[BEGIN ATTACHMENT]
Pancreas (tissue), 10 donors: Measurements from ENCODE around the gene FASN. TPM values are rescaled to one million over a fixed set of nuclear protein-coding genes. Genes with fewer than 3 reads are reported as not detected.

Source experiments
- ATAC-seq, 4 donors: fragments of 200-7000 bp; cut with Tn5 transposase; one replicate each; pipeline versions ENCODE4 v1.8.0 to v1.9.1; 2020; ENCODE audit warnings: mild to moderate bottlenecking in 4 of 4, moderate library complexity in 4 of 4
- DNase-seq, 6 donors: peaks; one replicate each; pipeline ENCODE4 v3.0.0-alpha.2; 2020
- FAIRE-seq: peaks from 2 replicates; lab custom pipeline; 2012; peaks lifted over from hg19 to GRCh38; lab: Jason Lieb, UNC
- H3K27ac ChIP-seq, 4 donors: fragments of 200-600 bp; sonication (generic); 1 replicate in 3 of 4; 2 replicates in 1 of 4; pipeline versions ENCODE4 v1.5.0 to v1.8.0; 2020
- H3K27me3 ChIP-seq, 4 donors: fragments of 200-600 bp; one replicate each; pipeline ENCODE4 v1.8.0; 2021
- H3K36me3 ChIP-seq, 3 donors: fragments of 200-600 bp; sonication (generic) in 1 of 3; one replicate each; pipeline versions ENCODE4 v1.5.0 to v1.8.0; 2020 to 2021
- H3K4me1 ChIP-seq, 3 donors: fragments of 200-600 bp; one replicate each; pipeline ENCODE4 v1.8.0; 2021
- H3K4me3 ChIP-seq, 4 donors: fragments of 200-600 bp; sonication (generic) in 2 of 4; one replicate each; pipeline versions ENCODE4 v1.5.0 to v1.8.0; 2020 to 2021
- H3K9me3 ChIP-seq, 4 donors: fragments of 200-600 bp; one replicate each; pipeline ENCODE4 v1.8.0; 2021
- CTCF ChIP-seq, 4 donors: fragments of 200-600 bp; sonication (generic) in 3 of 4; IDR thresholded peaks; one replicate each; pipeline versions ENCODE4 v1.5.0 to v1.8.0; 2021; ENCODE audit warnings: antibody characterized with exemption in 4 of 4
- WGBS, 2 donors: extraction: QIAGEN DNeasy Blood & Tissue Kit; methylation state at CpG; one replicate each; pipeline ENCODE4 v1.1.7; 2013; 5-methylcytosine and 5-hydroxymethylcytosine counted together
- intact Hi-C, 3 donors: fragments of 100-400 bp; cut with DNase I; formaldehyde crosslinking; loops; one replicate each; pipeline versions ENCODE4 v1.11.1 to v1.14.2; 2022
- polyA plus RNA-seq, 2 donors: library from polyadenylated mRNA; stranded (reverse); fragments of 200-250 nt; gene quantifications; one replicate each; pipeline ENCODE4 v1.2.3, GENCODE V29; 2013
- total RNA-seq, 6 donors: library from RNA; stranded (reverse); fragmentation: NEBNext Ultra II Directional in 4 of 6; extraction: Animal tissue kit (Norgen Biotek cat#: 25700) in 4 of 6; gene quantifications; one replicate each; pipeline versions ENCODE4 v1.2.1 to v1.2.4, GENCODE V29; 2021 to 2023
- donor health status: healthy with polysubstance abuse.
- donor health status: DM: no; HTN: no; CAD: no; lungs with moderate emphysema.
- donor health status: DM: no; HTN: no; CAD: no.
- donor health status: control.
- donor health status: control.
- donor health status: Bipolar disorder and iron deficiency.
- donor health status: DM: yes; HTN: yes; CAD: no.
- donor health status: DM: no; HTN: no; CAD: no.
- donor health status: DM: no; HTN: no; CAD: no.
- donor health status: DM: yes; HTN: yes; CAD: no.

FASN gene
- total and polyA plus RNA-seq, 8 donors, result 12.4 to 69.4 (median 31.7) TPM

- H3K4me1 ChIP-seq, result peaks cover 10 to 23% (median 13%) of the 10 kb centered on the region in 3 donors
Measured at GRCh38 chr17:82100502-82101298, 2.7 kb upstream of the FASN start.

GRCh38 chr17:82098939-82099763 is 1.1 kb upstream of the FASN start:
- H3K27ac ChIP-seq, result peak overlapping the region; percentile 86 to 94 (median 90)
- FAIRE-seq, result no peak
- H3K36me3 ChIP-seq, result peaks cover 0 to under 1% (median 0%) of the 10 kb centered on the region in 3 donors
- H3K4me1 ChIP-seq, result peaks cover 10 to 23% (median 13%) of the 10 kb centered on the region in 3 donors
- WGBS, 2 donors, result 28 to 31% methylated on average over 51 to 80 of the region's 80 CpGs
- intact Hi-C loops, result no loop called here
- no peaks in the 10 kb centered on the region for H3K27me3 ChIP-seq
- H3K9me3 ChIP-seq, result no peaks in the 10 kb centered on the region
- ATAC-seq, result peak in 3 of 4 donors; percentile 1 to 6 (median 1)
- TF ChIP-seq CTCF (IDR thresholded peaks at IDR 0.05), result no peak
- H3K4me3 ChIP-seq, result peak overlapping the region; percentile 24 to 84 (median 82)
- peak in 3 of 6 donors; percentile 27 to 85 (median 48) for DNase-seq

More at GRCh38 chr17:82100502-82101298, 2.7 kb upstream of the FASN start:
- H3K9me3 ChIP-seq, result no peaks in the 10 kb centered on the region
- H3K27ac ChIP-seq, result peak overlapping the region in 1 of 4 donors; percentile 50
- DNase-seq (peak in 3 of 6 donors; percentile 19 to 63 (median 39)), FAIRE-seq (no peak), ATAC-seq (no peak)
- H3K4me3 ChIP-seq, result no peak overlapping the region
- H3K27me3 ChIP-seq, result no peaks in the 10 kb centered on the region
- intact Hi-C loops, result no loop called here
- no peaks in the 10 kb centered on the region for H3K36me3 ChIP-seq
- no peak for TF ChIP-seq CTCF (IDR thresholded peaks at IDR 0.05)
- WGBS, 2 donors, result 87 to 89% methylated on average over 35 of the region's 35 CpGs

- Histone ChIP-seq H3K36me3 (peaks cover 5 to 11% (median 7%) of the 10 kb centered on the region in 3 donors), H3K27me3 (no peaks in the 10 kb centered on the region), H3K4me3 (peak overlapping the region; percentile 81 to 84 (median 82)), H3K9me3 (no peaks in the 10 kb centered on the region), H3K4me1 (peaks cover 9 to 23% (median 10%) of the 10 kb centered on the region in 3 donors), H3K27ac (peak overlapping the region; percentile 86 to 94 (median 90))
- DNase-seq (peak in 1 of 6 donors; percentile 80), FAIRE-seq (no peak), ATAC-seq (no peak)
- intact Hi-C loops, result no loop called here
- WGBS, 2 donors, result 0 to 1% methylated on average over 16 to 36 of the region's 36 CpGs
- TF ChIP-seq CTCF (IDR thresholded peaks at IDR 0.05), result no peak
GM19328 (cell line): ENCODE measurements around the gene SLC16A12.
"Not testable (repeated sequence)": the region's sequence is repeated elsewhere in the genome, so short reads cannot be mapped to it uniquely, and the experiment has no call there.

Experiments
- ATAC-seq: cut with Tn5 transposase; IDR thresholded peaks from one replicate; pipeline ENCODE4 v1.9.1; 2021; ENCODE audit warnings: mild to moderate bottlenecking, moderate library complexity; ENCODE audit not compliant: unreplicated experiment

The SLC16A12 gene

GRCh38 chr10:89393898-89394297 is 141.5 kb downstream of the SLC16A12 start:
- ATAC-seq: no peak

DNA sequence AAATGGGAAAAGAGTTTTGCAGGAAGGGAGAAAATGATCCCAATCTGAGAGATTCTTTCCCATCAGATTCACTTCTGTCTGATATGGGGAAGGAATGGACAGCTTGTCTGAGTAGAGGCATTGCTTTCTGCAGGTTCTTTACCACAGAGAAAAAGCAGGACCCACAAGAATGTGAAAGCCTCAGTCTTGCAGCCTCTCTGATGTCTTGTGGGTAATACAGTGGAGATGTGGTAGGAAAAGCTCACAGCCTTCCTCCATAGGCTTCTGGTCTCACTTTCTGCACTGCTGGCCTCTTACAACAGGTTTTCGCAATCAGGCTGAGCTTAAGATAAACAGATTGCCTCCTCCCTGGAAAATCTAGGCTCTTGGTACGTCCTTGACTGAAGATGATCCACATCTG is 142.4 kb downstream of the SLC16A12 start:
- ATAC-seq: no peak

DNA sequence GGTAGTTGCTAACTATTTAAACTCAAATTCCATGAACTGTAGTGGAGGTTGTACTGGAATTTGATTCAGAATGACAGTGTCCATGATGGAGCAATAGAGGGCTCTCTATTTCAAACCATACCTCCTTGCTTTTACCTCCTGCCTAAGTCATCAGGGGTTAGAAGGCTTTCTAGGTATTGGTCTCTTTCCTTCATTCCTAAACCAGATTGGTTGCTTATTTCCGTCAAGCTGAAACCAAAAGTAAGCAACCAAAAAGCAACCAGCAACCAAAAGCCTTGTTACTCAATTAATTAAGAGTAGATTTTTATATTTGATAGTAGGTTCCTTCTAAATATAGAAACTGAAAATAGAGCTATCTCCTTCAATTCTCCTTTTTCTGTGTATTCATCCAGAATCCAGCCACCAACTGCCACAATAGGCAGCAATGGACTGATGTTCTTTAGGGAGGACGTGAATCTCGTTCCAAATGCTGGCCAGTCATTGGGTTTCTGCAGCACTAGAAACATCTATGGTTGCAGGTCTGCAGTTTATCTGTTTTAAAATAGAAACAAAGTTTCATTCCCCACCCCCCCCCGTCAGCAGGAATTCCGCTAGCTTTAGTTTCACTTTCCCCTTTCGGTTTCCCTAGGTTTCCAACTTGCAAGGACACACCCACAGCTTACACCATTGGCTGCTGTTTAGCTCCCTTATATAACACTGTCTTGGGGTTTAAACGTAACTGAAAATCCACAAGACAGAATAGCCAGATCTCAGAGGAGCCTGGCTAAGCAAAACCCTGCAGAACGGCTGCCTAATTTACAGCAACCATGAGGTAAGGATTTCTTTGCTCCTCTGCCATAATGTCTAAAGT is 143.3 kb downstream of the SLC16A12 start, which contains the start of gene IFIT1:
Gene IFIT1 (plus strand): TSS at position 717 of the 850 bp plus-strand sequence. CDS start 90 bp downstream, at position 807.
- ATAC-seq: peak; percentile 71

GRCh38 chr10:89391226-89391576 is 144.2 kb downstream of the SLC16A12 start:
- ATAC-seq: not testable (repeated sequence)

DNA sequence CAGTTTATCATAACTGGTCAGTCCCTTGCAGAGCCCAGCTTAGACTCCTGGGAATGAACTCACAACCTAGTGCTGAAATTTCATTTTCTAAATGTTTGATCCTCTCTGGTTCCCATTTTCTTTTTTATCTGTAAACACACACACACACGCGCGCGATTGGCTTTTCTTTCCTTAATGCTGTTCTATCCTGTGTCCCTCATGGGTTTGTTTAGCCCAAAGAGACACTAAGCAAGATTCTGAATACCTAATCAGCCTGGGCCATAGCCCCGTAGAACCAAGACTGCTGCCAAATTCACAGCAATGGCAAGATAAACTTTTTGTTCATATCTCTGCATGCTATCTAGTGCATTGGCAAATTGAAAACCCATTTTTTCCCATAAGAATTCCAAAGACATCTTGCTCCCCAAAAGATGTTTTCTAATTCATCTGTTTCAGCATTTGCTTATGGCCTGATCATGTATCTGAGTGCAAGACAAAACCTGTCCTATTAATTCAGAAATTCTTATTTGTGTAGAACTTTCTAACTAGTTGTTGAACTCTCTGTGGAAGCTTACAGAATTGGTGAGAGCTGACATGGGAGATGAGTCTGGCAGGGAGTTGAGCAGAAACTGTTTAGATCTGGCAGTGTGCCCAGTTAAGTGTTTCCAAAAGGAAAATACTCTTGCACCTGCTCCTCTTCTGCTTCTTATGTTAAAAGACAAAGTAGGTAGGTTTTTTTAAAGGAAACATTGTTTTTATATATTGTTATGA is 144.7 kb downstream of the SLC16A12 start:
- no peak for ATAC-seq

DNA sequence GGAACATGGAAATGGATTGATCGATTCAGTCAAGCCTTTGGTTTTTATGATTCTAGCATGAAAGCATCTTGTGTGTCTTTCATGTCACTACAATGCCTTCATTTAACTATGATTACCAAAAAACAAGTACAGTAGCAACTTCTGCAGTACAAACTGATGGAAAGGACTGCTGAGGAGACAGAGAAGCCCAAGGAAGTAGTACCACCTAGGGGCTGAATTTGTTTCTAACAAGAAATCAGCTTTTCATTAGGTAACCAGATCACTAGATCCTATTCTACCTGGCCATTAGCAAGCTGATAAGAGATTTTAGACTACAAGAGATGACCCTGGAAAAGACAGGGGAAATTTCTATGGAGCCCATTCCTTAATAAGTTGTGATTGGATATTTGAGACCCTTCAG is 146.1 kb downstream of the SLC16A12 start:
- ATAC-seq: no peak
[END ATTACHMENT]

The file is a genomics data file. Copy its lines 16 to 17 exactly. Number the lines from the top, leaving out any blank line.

- total RNA-seq, 6 donors: library from RNA; stranded (reverse); fragmentation: NEBNext Ultra II Directional in 4 of 6; extraction: Animal tissue kit (Norgen Biotek cat#: 25700) in 4 of 6; gene quantifications; one replicate each; pipeline versions ENCODE4 v1.2.1 to v1.2.4, GENCODE V29; 2021 to 2023
- donor health status: healthy with polysubstance abuse.